Church of Our Lady of Leliendaal, Mechelen
|Our Lady of Leliendaal Church|
|Dedication||Blessed Virgin Mary|
|Functional status||Church building|
|Heritage designation||National Monument|
Our Lady of Leliendaal Church (Flemish: Onze-Lieve-Vrouw van Leliëndaal) is a Roman Catholic church in Mechelen, served by the Society of Jesus. It was designed by Lucas Faydherbe and is protected structure; described by the city council of Mechelen as one of its 8 historic churches.
The original site of the church was originally owned by the Norbertine St. Michael's Abbey in Antwerp.
In 1662, the foundation stone was laid. Construction was delayed on multiple occasions, because the façade tilted dangerously forward. Therefore, in 1664, the façade was demolished and rebuilt. In 1670, the first Mass was said and in 1674 it was solemnly inaugurated.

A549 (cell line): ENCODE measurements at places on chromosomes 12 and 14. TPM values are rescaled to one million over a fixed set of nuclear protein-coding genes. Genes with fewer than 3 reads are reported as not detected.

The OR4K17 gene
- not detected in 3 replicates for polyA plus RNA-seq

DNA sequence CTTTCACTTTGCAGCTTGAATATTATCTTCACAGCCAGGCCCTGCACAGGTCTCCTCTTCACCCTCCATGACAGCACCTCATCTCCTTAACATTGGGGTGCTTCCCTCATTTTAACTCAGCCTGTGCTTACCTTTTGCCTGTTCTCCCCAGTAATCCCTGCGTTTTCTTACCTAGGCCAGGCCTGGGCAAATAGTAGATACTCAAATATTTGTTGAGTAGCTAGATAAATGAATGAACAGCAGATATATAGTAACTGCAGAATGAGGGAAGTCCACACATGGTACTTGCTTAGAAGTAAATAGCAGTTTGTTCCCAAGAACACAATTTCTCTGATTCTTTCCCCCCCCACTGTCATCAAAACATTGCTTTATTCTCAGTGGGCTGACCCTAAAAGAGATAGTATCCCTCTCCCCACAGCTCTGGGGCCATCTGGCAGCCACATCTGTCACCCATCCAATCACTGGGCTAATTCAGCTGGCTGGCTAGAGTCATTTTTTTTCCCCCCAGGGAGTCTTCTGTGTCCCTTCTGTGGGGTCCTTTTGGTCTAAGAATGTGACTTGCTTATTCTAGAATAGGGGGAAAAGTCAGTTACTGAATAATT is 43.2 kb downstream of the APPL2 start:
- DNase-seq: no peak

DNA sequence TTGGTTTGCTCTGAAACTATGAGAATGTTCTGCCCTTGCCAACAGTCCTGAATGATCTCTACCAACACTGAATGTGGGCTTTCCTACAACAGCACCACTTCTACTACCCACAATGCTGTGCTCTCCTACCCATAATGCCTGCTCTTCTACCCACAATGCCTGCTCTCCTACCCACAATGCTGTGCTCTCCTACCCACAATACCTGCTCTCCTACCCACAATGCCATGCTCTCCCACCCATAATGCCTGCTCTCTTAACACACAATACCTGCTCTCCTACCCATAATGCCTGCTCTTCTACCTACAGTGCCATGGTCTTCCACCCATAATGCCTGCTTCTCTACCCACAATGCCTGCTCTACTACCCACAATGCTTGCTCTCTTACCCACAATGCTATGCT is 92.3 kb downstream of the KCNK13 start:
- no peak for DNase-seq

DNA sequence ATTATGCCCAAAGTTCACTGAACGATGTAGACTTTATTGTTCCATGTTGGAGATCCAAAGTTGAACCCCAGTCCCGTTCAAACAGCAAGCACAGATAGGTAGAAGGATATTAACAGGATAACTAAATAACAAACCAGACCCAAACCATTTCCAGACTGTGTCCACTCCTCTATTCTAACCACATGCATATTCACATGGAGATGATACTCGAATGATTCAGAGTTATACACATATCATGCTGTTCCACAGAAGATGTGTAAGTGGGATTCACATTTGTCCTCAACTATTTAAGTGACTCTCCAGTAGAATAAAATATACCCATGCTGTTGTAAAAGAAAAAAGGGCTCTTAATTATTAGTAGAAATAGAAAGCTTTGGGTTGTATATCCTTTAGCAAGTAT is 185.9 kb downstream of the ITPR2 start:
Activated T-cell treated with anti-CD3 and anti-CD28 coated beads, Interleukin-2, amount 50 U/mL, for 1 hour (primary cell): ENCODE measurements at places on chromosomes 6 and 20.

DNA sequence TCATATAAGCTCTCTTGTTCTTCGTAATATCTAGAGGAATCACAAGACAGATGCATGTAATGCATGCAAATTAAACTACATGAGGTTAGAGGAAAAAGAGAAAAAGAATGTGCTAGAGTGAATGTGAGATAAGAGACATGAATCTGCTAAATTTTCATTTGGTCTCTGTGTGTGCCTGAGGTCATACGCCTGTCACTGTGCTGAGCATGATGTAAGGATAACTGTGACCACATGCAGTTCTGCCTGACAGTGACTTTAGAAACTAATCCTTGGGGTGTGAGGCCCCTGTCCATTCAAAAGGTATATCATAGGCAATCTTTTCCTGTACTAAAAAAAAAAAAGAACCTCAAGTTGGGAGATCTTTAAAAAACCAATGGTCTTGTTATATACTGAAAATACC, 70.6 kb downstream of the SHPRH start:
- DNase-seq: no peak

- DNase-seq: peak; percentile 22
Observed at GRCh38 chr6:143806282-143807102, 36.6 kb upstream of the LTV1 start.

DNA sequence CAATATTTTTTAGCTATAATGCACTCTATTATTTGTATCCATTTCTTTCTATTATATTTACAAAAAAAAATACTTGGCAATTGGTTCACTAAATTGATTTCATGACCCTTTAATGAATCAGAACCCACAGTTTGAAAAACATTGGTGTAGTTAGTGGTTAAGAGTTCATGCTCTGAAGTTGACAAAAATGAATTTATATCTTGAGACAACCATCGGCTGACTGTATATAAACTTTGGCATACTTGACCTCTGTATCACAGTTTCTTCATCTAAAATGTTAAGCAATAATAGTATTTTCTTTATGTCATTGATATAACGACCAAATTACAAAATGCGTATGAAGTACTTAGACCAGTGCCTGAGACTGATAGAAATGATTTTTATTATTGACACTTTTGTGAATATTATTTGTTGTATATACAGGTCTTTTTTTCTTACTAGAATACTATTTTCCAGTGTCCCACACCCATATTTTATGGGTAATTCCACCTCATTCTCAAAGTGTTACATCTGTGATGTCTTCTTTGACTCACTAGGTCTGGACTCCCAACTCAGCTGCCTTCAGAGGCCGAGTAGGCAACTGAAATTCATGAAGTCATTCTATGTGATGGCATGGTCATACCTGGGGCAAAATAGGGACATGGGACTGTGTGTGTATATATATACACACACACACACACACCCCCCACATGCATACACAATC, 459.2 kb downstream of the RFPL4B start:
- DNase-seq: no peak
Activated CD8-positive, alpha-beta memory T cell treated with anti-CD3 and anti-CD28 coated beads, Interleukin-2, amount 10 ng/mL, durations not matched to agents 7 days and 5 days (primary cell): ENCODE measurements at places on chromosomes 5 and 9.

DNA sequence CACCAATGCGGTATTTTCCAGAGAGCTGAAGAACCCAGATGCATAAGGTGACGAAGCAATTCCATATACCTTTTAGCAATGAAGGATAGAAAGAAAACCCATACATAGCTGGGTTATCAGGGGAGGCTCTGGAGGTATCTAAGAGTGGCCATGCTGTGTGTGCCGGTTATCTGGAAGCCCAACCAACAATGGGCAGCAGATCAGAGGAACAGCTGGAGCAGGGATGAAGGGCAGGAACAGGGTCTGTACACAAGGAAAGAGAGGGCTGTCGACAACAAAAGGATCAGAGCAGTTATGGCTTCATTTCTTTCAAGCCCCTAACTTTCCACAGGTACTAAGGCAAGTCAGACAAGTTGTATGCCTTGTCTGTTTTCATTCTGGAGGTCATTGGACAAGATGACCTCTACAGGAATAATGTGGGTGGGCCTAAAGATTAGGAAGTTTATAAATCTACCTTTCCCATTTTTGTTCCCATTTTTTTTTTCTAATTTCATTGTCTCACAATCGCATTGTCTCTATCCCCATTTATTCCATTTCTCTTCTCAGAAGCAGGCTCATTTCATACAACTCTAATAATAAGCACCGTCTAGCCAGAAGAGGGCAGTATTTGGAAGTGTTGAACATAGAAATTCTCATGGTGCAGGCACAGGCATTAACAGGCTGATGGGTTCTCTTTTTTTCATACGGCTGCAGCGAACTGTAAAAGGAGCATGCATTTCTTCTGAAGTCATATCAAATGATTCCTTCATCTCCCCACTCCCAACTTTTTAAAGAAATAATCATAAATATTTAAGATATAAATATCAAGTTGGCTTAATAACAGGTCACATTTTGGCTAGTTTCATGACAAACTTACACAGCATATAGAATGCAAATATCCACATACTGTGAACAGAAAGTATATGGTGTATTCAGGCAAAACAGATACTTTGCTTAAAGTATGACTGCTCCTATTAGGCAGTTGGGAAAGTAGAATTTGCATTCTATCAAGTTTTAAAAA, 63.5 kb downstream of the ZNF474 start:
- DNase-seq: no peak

In the early 19th-century, during the Napoleanic wars, the church was seriously neglected and half of it was turned into a hospice for the poor of the city. The furnishings were sold and holes were made in the gables for people to able to see out and over the church to help defend it against attack. A wall was placed in the church between the second and third windows for the establishment of an infirmary.
In 1834, it re-opened under the administration of the Jesuits. Through the cooperation of the nearby Minor Seminary and the Civil Hospices, it was restored and equipped with new furniture and the internal walls were removed. In 1900-1901, the Jesuits changed the floor plan and moved the choir to the gallery in the west of the church. Later in the 20th-century, a sacristy was constructed in the south west part of the church. Also, a grotto to Our Lady of Lourdes was built and new furniture was purchased.
- Inventaris.Onroerenderfgoed.be retrieved 19 September 2013
- Mechelen Tourism retrieved 20 September 2013
- Vander Auwera, Joost; Van Sprang, Sabine (2007). Rubens: a genius at work : the works of Peter Paul Rubens in the Royal Museums of Fine Arts of Belgium reconsidered. Tielt: Lannoo. ISBN 978-90-209-7242-9. Retrieved 27 December 2011.